In the early hours of Aug. 16, a lively crowd filled Club Jam, a gay bar on the north end of Salt Lake City, for karaoke night. By some accounts, dozens of patrons were taking in the night air on the patio when they were bombarded by fiery flares hurled by unknown assailants. The projectiles caused a fence to catch fire and might have spread had patrons not quickly doused the fire with pitchers of water.
While police continue to investigate the flare attack, the culprits have so far evaded capture. It remains a mystery as to whether their act was purely random or motivated by hate against the popular gay club. Had the suspects been arrested, however, their motive would not have made a difference, since Utah law treats such incidents the same, whether juvenile pranks or acts of hate against people for being gay.
In Salt Lake City, however, the office of Mayor Ralph Becker and the Salt Lake City Council hope to craft ordinances that would give justice-court judges power to direct offenders of crimes motivated by bias toward treatment and diversity training, and possibly also assign them to perform service for the community their crime targeted.
Local leaders also hope that by tracking crimes at the city level that could be considered hate crimes, or “bias-motivated crimes,” they can gather enough data to change the dialogue on the state level about enhanced penalties for hate crimes.
“If we could get some data on how many crimes we think could be considered ‘hate crimes,’ then we could say to the Legislature that this is how many crimes, if we had a better statute, we could have prosecuted—this is how many missed opportunities we’ve had,” says Chris Wharton, chairman of Becker’s Human Rights Commission.
The city hopes to move forward with the ordinance in the fall.
The HRC had previously helped draft and sought to pass its own citywide ordinance but was told by legal counsel for the city that the ordinance would clash with state law.
In 1992, a state hate-crimes law was passed that advocates, as well as state and local prosecutors, consider largely toothless. Unlike other states’ hate-crime laws, Utah’s identifies no special classes of people who cannot be discriminated against and also forces prosecutors to prove defendants intended to terrorize a victim through hate, a bar high enough to make the law practically unenforceable.
Calls for a true hate-crime law have surfaced time and again at the Legislature, only to be beaten back down. But in the past year or so, a spate of alleged hate crimes has helped ignite the issue once again.
In fall 2011, two attacks grabbed headlines and the concerns of the local LGBT community. A gay man was beaten in American Fork by three men who yelled “faggot” at him during the attack. A few weeks prior to that, Dane Hall was assaulted outside of a Salt Lake City club following a gay-themed night. Hall was “curb checked” when assailants placed his open mouth on a concrete curb and stomped on the back of his head. While Salt Lake City Police later determined the incident to have been drug related, fear and doubt about the incident still linger within the LGBT community.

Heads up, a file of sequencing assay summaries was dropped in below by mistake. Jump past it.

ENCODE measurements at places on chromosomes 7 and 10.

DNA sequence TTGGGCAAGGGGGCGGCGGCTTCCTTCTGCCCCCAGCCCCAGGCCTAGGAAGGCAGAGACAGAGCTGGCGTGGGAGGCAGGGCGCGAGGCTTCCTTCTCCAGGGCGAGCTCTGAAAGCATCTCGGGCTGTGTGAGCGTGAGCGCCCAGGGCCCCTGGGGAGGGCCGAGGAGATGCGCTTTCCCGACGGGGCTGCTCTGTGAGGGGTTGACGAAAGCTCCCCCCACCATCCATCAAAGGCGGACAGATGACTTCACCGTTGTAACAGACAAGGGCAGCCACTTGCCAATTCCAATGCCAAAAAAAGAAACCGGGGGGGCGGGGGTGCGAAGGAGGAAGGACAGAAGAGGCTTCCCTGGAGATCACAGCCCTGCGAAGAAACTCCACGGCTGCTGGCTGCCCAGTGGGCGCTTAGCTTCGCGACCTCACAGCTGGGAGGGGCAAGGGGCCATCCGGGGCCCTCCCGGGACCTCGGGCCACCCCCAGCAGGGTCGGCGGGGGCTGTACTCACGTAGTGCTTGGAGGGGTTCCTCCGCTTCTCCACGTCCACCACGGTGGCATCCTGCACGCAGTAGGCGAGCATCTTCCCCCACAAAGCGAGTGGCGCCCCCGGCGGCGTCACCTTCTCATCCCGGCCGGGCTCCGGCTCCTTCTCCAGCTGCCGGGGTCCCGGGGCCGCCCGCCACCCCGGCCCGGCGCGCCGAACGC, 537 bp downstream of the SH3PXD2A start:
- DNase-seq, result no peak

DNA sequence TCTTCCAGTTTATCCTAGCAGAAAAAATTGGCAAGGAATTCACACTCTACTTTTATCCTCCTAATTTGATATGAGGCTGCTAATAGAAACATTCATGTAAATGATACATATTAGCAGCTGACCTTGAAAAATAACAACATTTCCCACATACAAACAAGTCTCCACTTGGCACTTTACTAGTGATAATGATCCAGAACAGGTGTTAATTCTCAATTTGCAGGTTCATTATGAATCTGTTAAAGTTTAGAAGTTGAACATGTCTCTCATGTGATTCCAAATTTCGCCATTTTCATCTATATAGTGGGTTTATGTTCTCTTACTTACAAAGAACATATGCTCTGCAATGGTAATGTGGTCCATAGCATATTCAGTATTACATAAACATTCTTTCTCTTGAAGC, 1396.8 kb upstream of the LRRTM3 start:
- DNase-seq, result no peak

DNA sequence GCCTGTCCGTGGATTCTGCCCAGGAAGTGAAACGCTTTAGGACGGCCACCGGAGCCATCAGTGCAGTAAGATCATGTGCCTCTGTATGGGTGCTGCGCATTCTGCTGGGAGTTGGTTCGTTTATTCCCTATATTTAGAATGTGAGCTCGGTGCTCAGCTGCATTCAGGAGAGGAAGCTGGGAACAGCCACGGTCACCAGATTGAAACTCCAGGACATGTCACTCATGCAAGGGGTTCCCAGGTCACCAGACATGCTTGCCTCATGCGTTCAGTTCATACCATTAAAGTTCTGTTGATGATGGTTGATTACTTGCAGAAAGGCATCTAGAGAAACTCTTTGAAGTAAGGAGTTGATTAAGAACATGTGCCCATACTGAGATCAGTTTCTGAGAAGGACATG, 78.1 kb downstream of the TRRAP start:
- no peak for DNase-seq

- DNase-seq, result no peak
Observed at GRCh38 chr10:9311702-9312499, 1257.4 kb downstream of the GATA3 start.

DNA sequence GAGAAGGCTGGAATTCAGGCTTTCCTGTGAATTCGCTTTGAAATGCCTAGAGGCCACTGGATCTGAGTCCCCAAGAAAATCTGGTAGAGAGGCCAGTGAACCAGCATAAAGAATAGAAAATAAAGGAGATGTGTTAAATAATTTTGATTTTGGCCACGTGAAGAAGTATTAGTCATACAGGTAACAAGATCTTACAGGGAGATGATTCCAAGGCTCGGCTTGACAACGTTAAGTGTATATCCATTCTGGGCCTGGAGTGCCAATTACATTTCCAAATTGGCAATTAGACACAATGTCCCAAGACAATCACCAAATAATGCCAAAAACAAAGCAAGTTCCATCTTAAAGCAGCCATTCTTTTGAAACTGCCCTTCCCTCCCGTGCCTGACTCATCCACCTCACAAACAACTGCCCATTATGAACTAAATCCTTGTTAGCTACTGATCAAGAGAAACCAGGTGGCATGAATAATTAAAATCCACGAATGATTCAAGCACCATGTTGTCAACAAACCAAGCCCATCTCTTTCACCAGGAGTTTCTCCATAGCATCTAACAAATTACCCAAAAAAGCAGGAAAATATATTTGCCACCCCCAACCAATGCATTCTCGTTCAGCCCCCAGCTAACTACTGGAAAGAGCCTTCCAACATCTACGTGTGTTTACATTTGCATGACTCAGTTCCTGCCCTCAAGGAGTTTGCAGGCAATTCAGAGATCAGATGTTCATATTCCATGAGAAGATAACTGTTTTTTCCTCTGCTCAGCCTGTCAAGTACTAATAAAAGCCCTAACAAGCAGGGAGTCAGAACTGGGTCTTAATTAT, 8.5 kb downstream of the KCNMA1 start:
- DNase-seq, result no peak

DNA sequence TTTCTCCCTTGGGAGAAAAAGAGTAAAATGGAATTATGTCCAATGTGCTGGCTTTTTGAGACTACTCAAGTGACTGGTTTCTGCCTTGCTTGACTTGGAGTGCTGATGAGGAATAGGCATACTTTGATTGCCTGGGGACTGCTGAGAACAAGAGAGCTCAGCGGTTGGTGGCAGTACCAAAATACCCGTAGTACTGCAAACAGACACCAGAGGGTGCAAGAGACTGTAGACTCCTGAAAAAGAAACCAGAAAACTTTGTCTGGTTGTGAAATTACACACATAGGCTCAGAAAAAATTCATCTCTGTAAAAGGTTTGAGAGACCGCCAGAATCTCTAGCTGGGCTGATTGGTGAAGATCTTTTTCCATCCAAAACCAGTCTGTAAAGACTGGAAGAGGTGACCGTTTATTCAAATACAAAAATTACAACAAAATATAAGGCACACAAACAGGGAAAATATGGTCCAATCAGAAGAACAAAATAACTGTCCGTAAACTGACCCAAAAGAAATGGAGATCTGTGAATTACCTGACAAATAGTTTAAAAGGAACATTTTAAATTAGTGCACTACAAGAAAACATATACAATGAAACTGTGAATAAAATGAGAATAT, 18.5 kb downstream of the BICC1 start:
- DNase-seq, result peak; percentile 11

Salt Lake City Councilman Stan Penfold has been working with the HRC to explore how the city can address hate crimes in a way that’s beneficial to all the communities of the city. Penfold acknowledges that the city is still in the research phase of the ordinance that might address crimes of bias, but says he supports the idea of giving the city’s justice-court judges the option of recommending diversity treatment options to those whom the judge decides may have committed a crime of misdemeanor violence or property damage out of bias.
“I’m not a big fan of behavior modifying through incarceration,” which is often the penalty prescribed by hate-crime laws, Penfold says. “I just don’t think sending someone to prison or jail by itself changes how they believe or changes their bias.”
Penfold says the city needs to figure out what kinds of organizations can provide educational instruction to people who commit crimes of bias, but he notes that the concept is not totally unique. He points out that the city already provides educational courses, for example in its “Johns School” for people arrested for soliciting prostitution to learn about risk factors. Justice-court judges also already recommend alcohol and substance-abuse therapy, as well as anger-management classes, for defendants in a variety of sentencing scenarios.
The HRC’s Wharton says that when educational resources are identified, the city will then work with justice-court judges to explain sentencing options for defendants whose crimes fit the bill of being motivated by bias.
Penfold is also excited about the prospect of improving the city’s understanding of what “bias-motivated” crimes are, and hopes the process could potentially better attune law enforcement and prosecutors to watching out for bias as a criminal motivation.
“I think the [Club Jam incident] is a really good example,” Penfold says. “That feels and sounds like a bias-motivated crime, but maybe it’s just vandals or maybe it is harassment. That’s part of the challenge for the city is, if we catch these guys, what options do we have for prosecuting, fining, educating them? How do you address the bias in the behavior?”